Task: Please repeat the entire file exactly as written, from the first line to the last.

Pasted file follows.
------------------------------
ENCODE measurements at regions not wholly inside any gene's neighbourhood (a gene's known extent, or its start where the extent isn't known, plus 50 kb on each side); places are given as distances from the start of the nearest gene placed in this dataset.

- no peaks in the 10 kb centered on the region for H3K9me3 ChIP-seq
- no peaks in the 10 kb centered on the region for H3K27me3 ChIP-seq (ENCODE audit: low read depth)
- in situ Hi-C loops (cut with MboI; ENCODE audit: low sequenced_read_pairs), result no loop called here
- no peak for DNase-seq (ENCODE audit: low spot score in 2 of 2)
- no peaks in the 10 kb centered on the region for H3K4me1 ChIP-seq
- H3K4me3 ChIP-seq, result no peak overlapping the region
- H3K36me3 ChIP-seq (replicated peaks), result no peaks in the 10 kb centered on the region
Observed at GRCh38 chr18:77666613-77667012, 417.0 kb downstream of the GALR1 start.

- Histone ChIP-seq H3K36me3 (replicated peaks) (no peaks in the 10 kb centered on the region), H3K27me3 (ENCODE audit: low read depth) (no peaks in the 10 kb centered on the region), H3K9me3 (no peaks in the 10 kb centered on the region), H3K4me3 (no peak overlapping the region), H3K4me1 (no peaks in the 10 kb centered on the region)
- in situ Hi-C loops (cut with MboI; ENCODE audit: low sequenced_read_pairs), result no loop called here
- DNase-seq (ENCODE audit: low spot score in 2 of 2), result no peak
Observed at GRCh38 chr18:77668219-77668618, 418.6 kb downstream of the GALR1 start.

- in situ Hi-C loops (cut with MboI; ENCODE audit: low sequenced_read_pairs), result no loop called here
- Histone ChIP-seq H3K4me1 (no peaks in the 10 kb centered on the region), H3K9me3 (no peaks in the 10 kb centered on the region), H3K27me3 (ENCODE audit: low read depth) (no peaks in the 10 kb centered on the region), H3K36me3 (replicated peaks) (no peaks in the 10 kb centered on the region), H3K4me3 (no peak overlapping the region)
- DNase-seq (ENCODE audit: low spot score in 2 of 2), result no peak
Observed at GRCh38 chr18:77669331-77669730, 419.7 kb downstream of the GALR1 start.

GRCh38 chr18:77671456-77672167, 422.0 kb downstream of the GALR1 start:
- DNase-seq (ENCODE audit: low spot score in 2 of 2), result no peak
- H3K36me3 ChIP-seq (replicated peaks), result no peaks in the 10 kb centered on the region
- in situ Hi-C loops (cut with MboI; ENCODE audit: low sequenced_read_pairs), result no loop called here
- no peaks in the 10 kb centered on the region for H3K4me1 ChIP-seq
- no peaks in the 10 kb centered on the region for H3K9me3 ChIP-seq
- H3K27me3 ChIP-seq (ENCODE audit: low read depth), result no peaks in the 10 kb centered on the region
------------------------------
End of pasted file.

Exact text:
ENCODE measurements at regions not wholly inside any gene's neighbourhood (a gene's known extent, or its start where the extent isn't known, plus 50 kb on each side); places are given as distances from the start of the nearest gene placed in this dataset.

- no peaks in the 10 kb centered on the region for H3K9me3 ChIP-seq
- no peaks in the 10 kb centered on the region for H3K27me3 ChIP-seq (ENCODE audit: low read depth)
- in situ Hi-C loops (cut with MboI; ENCODE audit: low sequenced_read_pairs), result no loop called here
- no peak for DNase-seq (ENCODE audit: low spot score in 2 of 2)
- no peaks in the 10 kb centered on the region for H3K4me1 ChIP-seq
- H3K4me3 ChIP-seq, result no peak overlapping the region
- H3K36me3 ChIP-seq (replicated peaks), result no peaks in the 10 kb centered on the region
Observed at GRCh38 chr18:77666613-77667012, 417.0 kb downstream of the GALR1 start.

- Histone ChIP-seq H3K36me3 (replicated peaks) (no peaks in the 10 kb centered on the region), H3K27me3 (ENCODE audit: low read depth) (no peaks in the 10 kb centered on the region), H3K9me3 (no peaks in the 10 kb centered on the region), H3K4me3 (no peak overlapping the region), H3K4me1 (no peaks in the 10 kb centered on the region)
- in situ Hi-C loops (cut with MboI; ENCODE audit: low sequenced_read_pairs), result no loop called here
- DNase-seq (ENCODE audit: low spot score in 2 of 2), result no peak
Observed at GRCh38 chr18:77668219-77668618, 418.6 kb downstream of the GALR1 start.

- in situ Hi-C loops (cut with MboI; ENCODE audit: low sequenced_read_pairs), result no loop called here
- Histone ChIP-seq H3K4me1 (no peaks in the 10 kb centered on the region), H3K9me3 (no peaks in the 10 kb centered on the region), H3K27me3 (ENCODE audit: low read depth) (no peaks in the 10 kb centered on the region), H3K36me3 (replicated peaks) (no peaks in the 10 kb centered on the region), H3K4me3 (no peak overlapping the region)
- DNase-seq (ENCODE audit: low spot score in 2 of 2), result no peak
Observed at GRCh38 chr18:77669331-77669730, 419.7 kb downstream of the GALR1 start.

GRCh38 chr18:77671456-77672167, 422.0 kb downstream of the GALR1 start:
- DNase-seq (ENCODE audit: low spot score in 2 of 2), result no peak
- H3K36me3 ChIP-seq (replicated peaks), result no peaks in the 10 kb centered on the region
- in situ Hi-C loops (cut with MboI; ENCODE audit: low sequenced_read_pairs), result no loop called here
- no peaks in the 10 kb centered on the region for H3K4me1 ChIP-seq
- no peaks in the 10 kb centered on the region for H3K9me3 ChIP-seq
- H3K27me3 ChIP-seq (ENCODE audit: low read depth), result no peaks in the 10 kb centered on the region